I hate stereotypes and dislike of them is  I believe the motivation for the sad ‘appropriation ‘saga. The wonderful Kamila Shamsi rightly  wonders in this link – why there should be obstacles to telling peoples stories.  For 18 years I wrote reviews of art exhibitions. Reviewing ‘Everyone’s Life is an Epic’ by Qu Leilei –  the first one man show by a living artist at the Ashmolean – I was bowled over. I guessed his life was the epic one and it was . (There’s  a link to his ‘ 9 lives’ story on the blog below.)

I thought I was well informed about China and its post WW2 history but he told me a story I didn’t know.- his first -hand account of the courageous Stars Art Movement (Beijing 1979). I asked myself ‘Why do we know about the Impressionists who risked mockery for their art but few know about these artists who put their lives on the line?’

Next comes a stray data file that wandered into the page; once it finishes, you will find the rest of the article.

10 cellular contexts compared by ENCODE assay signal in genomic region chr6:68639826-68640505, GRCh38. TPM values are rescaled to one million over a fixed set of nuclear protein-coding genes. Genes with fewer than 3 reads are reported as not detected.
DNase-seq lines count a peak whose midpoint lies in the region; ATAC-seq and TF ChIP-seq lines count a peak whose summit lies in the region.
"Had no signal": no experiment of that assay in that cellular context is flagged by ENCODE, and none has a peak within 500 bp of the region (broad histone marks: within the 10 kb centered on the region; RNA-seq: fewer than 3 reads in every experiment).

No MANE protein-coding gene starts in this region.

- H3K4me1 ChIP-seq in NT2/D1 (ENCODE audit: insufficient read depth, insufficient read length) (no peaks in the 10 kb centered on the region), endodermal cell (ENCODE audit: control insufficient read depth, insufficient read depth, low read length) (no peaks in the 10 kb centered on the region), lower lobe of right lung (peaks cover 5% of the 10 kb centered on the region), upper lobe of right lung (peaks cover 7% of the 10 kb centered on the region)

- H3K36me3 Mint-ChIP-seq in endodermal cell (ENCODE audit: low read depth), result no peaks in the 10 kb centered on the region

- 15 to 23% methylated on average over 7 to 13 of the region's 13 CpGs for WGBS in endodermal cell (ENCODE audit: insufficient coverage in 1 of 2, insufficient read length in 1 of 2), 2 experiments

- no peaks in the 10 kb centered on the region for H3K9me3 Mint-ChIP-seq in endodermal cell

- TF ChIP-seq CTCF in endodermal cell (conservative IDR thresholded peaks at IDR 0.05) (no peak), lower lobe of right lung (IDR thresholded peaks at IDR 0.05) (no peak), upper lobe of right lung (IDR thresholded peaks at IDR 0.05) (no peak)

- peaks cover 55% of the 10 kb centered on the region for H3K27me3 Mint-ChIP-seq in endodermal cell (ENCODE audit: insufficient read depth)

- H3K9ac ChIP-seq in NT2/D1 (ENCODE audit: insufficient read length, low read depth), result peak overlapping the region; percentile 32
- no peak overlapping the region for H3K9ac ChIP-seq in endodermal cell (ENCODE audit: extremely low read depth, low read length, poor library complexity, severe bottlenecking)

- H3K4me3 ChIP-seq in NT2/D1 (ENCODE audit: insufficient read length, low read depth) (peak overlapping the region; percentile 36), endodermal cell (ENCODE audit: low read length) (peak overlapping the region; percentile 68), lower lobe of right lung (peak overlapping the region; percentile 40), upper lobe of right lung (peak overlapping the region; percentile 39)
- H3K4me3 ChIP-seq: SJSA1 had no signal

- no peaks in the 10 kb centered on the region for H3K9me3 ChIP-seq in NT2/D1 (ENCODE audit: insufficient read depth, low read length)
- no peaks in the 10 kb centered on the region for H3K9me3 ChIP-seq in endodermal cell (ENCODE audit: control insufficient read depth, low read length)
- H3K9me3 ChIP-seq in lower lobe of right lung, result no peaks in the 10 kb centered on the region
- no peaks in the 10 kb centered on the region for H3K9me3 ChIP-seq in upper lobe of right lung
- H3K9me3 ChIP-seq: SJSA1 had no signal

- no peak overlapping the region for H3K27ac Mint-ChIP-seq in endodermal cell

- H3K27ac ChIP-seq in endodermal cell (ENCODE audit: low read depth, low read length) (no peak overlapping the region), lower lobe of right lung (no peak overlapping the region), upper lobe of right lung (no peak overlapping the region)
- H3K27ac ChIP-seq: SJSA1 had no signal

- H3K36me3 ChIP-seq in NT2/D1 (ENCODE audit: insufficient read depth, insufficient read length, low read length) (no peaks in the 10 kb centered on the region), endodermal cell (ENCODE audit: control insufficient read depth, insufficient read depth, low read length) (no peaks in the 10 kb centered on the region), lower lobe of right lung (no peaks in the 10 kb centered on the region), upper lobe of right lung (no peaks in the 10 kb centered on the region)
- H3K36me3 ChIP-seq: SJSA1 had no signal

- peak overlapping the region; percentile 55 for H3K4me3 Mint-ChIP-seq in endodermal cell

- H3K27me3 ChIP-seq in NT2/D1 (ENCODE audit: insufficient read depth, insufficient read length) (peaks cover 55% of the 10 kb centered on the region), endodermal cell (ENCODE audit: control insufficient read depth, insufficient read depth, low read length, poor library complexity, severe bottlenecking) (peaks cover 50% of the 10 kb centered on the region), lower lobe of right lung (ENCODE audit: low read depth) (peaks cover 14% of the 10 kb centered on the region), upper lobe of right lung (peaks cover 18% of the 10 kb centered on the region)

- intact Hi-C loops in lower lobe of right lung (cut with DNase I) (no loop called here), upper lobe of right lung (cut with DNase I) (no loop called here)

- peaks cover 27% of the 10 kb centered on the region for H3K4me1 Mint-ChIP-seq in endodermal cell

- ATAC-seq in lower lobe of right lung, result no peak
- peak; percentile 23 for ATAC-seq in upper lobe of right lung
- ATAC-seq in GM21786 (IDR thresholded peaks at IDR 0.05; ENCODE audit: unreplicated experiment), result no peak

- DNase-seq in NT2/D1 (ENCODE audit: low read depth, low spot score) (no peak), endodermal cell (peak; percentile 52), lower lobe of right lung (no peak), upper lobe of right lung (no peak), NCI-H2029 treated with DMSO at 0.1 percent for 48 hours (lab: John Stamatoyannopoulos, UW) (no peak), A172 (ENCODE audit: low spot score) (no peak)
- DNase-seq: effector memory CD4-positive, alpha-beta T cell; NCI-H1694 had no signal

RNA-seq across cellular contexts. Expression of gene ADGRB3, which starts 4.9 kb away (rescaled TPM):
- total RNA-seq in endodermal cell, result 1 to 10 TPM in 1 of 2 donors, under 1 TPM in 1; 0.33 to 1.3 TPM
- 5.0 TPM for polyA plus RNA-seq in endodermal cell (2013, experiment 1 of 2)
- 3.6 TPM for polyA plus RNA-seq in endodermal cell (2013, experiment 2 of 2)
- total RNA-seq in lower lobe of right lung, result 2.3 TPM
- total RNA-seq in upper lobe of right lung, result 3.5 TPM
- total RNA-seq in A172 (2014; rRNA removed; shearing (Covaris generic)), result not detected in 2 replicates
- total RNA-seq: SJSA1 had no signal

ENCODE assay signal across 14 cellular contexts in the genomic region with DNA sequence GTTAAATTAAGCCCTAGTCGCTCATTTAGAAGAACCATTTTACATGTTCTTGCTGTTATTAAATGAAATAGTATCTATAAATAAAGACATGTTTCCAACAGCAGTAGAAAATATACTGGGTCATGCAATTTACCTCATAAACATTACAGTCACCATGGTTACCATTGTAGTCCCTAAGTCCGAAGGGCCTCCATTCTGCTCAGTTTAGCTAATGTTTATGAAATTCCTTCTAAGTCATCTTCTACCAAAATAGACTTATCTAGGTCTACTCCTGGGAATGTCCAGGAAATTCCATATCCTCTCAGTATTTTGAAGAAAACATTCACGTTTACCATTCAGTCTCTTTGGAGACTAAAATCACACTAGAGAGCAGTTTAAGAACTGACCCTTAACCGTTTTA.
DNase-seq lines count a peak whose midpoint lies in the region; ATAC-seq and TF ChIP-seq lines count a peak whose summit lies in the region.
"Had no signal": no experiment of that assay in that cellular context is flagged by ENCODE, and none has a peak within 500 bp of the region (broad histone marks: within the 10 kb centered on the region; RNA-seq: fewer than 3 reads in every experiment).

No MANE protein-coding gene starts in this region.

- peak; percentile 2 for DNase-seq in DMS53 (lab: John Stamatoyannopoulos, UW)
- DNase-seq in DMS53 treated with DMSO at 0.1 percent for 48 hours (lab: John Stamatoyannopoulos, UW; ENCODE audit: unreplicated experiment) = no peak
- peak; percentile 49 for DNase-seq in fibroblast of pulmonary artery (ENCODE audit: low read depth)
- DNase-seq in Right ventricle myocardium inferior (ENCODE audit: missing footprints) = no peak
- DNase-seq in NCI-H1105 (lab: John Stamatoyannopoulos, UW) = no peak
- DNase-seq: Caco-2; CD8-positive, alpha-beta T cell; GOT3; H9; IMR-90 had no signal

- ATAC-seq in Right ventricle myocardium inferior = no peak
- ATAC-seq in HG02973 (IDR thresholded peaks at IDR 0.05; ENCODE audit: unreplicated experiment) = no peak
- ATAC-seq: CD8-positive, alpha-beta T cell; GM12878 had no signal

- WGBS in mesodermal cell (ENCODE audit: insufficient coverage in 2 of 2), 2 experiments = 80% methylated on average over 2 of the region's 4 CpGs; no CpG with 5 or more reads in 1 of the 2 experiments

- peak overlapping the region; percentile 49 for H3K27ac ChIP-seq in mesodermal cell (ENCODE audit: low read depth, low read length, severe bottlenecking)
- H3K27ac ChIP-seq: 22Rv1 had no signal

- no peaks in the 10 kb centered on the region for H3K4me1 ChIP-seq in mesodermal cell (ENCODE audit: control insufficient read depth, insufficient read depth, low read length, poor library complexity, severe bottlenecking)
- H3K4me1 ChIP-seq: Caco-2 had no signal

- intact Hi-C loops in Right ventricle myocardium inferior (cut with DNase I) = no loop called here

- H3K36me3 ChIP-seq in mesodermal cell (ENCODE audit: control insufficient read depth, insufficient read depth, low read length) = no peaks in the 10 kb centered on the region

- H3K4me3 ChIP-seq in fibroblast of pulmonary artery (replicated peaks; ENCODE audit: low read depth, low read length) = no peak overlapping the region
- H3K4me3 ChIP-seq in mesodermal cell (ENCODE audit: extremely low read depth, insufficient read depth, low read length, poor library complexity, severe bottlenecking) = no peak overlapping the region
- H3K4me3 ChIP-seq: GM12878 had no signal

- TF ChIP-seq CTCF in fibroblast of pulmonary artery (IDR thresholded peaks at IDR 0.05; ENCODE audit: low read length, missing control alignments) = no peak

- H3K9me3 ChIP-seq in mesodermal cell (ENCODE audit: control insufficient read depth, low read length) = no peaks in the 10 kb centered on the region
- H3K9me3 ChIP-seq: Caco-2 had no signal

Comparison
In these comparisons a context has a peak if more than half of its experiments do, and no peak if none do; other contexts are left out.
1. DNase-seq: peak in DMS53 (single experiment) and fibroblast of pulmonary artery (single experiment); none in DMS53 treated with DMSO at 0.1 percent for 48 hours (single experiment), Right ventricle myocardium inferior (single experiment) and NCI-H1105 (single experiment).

I determined to write about them but the fab audio book of Brushstrokes in Times was accused of Cultural Appropriation. I believe my novel is more authentic even than Madeleine Thein’s  Don’t Say We have Nothing . Why ? Because I interviewed Leilei in depth for 3 years and his family was at the heart of the historical events that form the background to my novel.  Almost all Chinese (in China) over the age of 40 know the name of his famous father Qu Bo. Madeleine is of Chinese ancestry and I’m not but she was born and brought up in Canada and her parents were from Malaysia. The difference between us is mostly the colour of our skin. Below pics of Leilei with his friend Jung Chang at the opening of a recent exhibition and with me on the publication of my novel .It would not be authentic without the background detail and eyewitness accounts I had from Leilei.  Leilei is brilliant at hands. This painting  full of emotion for me points to the importance of EMPATHY .   # China #Cultural Appropriation #art# Stars Art Movement# Ai Weiwei